On this basis, plaintiffs are simultaneously maintaining a derivative action on behalf of the corporation as well as a class action on behalf of all holders of MGM's convertible debentures, excluding the members of the Board of Directors. The defendants are the individual directors of MGM and the corporation itself. In connection with the derivative claim, plaintiffs seek to recover from the individual defendants, on behalf of the corporation, the amount of the cash dividends which was paid pursuant to the November 21 declaration and damages for the loss of the use of the funds which were appropriated to make the dividend payments. In addition, plaintiffs request that all damages which may be recovered on the derivative claim be placed in a constructive trust "for the benefit of the class members." With regard to the class action, plaintiffs seek to recover money damages for class members.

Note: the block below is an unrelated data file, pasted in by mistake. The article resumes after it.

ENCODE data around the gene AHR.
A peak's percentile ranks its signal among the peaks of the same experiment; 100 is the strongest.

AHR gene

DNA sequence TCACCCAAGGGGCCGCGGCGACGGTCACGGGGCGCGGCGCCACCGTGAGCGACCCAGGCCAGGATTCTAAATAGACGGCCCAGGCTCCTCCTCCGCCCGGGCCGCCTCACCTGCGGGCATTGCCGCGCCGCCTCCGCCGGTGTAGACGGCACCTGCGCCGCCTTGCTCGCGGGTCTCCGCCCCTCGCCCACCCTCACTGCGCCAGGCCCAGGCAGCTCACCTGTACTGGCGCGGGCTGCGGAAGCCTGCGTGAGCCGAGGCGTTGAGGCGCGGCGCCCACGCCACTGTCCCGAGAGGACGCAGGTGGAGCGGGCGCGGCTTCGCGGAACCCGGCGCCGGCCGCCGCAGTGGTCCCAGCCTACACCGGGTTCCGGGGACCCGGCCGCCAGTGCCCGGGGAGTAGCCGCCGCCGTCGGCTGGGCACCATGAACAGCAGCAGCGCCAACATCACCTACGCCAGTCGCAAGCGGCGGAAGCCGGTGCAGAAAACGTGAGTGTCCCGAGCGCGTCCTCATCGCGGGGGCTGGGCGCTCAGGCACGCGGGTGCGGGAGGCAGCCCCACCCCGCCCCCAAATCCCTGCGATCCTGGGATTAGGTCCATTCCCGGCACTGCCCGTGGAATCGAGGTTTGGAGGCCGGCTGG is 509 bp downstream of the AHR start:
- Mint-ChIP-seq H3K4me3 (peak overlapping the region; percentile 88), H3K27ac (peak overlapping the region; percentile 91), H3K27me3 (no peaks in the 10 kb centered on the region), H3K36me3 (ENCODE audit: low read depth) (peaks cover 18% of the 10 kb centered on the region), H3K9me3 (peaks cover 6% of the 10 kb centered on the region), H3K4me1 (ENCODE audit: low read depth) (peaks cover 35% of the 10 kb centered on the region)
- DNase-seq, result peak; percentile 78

Defendants have moved to dismiss the derivative action on the ground that plaintiffs lack standing to maintain an action on behalf of MGM due to the fact that they are not stockholders. Defendants also seek dismissal of the class action on the following grounds: (1) plaintiffs cannot fairly and adequately protect the interests of the class which they are seeking to represent in light of the conflict of interests which arises out of the conflicting recoveries, i. e., damages on behalf of the corporation for the derivative claim as well as damages from the corporation on the class claim; (2) although plaintiffs' rights and remedies as holders of convertible debentures are governed by the Indenture Agreement pursuant to which the convertible debentures were issued, plaintiffs have failed to allege that the defendants have breached any of the terms of that Agreement and, therefore, plaintiffs have failed to state a cause of action; (3) the complaint fails to state a claim upon which relief may be granted in that it fails to allege that the conditions precedent to suit which are provided in the Indenture Agreement have been met; and (4) the "no-recourse" provision in the Indenture Agreement releases the directors of MGM from all liability to the plaintiffs and is an absolute defense to actions by debenture holders against the directors of MGM. This is the Court's decision, following briefing and oral argument, on defendants' motion to dismiss. In regard to the class claim, affidavits having been filed, the motion will be considered as one for summary judgment.